Book Notices -- By: Anonymous

Journal: Bibliotheca Sacra
Volume: BSAC 143:569 (Jan 1986)
Article: Book Notices
Author: Anonymous


Book Notices

The Manipulation of Life. Edited by Robert Esbjornson. New York: Harper and Row, 1984. 149 pp. Paper, $7.95.

This is a collection of addresses delivered by distinguished medical doctors and ethicists at the 19th Nobel Conference at Gustavus Adolphus College, Minnesota, in the fall of 1983. The addresses contain much that is profoundly significant for evangelicals, as these well-qualified experts carefully handle such topics as genetic engineering, medical ethics, and related issues. As in any book of this nature, the addresses vary in perspective and strength. For example Willard Gaylin, supervising psychoanalyst at the Columbia Psychoanalytic Center, raises penetrating criticism of the behaviorism of B. F. Skinner and appeals cogently for renewed emphasis on the dignity of man. While none of the contributors approaches these issues from an evangelical perspective, readers can profit from studying the cautious and sobering analyses of crucial medical, legal, and ethical concerns facing mankind in the late 20th century.

F. R. Howe

The Spirit-Filled Life. By John MacNeil. Chicago: Moody Press, 1984. 118 pp. Paper, $2.95.

This is another in the Moody classic series. A major theme of the book is that the fullness of the Spirit is the birthright of every believer. MacNeil, who was a preacher and theologian in Australia and Asia at the turn of the century, has covered the major areas of this topic. Of special help is his answer to the question, “How is the Spirit filling obtained?” His answer: “The Bible answer may be summarily comprehended in three words—Cleanse, Consecration, and Claim” (p. 49). A considerable portion of the book is devoted to discussing each of these.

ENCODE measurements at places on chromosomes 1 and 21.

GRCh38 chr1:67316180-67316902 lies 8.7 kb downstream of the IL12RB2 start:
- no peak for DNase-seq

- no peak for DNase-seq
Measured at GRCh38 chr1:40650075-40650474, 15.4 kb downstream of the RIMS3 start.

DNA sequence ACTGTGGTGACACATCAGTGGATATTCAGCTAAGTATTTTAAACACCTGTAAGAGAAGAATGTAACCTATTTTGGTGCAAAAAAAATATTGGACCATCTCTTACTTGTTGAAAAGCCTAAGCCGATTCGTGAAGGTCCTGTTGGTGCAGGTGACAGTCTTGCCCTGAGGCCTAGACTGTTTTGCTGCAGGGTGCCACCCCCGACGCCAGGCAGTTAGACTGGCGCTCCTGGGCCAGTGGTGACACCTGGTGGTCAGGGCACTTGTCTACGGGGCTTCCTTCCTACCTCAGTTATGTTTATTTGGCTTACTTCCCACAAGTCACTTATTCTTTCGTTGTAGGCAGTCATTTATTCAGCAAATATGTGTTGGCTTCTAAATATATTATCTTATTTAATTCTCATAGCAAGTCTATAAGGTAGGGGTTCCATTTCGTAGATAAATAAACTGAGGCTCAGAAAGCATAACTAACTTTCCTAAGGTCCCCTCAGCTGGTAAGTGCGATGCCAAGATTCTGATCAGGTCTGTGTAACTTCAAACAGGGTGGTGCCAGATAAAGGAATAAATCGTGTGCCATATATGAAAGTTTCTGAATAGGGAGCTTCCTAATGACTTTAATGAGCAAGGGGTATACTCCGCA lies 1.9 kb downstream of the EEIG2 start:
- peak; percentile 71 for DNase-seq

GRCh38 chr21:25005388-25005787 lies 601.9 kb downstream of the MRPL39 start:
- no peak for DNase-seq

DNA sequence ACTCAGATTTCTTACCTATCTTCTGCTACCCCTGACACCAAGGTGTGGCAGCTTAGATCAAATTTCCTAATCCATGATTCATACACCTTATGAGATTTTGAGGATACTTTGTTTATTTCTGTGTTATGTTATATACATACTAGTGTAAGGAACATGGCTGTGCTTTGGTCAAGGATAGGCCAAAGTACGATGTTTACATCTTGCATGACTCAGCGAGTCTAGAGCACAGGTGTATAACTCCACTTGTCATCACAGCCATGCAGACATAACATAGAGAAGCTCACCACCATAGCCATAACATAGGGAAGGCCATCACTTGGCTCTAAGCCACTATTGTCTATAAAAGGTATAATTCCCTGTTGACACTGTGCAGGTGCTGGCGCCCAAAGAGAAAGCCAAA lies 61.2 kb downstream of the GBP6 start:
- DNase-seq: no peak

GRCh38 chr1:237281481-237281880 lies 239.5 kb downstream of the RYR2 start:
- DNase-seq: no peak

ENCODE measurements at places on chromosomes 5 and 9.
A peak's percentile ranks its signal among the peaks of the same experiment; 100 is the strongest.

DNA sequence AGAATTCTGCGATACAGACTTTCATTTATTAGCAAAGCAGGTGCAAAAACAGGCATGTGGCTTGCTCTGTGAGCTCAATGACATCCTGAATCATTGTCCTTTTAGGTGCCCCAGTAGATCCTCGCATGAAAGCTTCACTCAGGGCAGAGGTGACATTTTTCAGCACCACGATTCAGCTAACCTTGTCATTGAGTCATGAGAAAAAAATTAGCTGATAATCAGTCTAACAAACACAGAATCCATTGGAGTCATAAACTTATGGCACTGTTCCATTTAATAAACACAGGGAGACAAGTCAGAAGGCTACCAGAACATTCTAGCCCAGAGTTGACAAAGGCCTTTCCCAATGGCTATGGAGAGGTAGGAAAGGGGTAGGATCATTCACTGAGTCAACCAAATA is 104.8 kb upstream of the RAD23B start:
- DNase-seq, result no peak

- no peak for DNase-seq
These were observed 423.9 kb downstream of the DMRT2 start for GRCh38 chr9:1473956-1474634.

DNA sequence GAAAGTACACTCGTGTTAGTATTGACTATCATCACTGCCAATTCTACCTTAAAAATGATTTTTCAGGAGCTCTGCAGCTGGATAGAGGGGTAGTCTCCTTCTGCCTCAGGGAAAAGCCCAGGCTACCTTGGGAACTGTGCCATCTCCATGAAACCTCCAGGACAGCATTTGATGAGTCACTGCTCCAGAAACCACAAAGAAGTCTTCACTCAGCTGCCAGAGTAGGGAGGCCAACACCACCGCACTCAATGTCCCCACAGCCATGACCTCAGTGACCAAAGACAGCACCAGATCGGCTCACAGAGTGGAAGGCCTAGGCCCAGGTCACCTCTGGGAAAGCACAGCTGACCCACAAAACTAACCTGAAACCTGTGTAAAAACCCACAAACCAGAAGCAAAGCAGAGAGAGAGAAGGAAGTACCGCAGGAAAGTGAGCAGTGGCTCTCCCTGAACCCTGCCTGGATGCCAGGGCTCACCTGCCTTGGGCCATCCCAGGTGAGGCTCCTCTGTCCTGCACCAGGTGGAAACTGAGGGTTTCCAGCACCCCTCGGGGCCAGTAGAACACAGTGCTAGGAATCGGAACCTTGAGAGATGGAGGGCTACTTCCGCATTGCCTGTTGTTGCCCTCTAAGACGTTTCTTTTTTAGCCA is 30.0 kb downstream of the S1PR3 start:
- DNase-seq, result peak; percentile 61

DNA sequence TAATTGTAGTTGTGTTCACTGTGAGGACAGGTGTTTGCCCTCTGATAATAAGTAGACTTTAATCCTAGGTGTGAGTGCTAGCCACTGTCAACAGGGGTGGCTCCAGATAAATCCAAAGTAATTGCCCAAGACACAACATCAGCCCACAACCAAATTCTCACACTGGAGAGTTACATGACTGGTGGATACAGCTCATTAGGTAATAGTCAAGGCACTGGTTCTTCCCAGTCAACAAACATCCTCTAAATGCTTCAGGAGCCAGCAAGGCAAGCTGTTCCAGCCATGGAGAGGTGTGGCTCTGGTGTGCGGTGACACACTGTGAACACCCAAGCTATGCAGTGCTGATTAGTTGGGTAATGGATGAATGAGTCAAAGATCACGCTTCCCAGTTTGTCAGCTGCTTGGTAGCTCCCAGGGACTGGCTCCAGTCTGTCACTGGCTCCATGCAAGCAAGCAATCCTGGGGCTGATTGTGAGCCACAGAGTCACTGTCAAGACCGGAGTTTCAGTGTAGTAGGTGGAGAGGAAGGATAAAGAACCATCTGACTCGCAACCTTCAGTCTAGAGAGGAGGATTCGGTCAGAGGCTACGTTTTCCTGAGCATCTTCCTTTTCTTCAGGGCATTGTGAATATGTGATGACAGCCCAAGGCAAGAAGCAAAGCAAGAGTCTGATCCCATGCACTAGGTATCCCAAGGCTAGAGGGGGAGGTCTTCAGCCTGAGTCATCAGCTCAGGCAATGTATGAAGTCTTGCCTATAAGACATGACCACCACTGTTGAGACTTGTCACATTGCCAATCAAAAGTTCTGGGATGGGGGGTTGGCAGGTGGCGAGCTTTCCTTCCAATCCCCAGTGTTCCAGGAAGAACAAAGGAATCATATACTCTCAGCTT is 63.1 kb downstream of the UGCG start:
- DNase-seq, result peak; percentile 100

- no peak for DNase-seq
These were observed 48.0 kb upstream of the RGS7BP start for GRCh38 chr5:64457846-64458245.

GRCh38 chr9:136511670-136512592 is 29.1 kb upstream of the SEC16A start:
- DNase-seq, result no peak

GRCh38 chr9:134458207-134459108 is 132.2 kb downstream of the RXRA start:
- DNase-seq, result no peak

R. P Lightner

Your Future. By George Sweeting. Chicago: Moody Press, 1984. 91 pp. Paper, $6.95.

This is a clear, concise, uncomplicated presentation of the glorious future awaiting Christians. The book is introduced by the question, Why study prophecy? Twelve brief chapters deal with the fact of Christ’s return, the outline of the prophetic calendar, discussion of the rapture, the judgment seat of Christ, the tribulation, the nation of Israel in prophecy, the fact of resurrection, the restoration of the millennium, and the judgment to come. This is an excellent treatment for those who want an understandable description of what the Bible predicts about the future. Written in a day when the rapture may occur momentarily the discussion is strategic and challenging.

J. F. Walvoord

A Students Vocabulary for Biblical Hebrew and Aramaic....

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